ALBUM REVIEW: Folklore

Updated: Sep 12

Artwork by Rebecca Song, staff artist

Taylor Swift released her eighth studio album, Folklore, on July 24. As her eighth album, fans have seen her music evolve since 2006, the beginning of her music career. From humble roots in a country style of albums Fearless and Speak Now, to the release of well known pop hits such as “Love Story” and “Shake It Off”, fans worldwide have heard it all. Folklore, with its daringly fresh 17 tracks, represents a new indie-rock taste from the beloved musician. 


The second track in the album, “Cardigan”, has amassed over 47 million views on YouTube within two weeks of its release. As the song progresses, Swift’s voice feels like a gentle echo, a neutral tone among the usually bright songs of past albums. With each new verse, a soft fade develops, until it builds to the main climax, the chorus. The vocals are powerful, yet blurred. Compelling, yet with the care of eloquence.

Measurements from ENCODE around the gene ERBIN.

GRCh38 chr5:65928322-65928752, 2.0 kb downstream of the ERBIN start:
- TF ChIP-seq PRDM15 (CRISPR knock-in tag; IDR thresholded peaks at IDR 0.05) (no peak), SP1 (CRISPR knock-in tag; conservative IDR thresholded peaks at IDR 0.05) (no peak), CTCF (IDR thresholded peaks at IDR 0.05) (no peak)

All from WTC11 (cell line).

I can recognize the voice of the person that sang the songs we all danced to a decade ago. But the music here has taken the form of an alternative, indie, individualistic turn. This is a new side to Swift that we are witnessing, one that ventures from the norm of her music. I was especially drawn to the song “Exile”, which features Bon Iver. Hearing their voices intertwine and accompany the emotive feeling of the lyrics, I became sure of the eminence this album should receive.


Folklore is a culmination of carefully crafted words, vocals and music that truly does have an impact on an audience. The emotional range of this album is what awards it its prominence in music culture. 


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Ronnie Volman is an associate editor at The Incandescent Review. She is a former staff writer for The Nexus, her high school’s newspaper. In her free time, she likes to hike, read novels, and watch Netflix.







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